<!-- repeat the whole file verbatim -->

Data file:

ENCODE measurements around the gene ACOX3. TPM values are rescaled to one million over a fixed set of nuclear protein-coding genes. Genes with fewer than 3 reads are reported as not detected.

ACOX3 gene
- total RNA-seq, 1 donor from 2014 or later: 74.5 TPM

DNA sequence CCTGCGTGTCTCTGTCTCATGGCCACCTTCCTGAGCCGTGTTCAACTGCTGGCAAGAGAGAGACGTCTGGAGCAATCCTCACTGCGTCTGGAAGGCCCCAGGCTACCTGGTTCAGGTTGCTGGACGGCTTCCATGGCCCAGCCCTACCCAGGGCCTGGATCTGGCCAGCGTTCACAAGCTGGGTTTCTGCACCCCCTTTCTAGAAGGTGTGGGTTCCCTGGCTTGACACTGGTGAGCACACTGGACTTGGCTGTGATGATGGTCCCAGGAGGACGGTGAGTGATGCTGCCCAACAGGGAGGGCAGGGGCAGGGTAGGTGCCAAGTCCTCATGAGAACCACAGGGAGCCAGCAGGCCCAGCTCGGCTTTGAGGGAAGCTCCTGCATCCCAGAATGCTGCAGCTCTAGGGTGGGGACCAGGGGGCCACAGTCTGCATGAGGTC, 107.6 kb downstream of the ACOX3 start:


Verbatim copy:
ENCODE measurements around the gene ACOX3. TPM values are rescaled to one million over a fixed set of nuclear protein-coding genes. Genes with fewer than 3 reads are reported as not detected.

ACOX3 gene
- total RNA-seq, 1 donor from 2014 or later: 74.5 TPM

DNA sequence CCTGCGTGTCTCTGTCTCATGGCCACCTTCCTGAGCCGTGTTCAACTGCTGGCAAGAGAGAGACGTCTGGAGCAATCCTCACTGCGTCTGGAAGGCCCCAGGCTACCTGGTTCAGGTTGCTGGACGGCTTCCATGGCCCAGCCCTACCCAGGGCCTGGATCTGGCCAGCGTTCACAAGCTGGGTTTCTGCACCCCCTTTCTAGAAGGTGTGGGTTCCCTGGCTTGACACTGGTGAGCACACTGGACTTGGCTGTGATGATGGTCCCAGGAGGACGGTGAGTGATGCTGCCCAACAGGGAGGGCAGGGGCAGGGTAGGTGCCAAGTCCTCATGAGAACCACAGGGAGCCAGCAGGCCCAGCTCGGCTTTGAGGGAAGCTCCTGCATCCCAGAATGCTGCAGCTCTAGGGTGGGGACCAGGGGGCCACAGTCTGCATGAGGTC, 107.6 kb downstream of the ACOX3 start: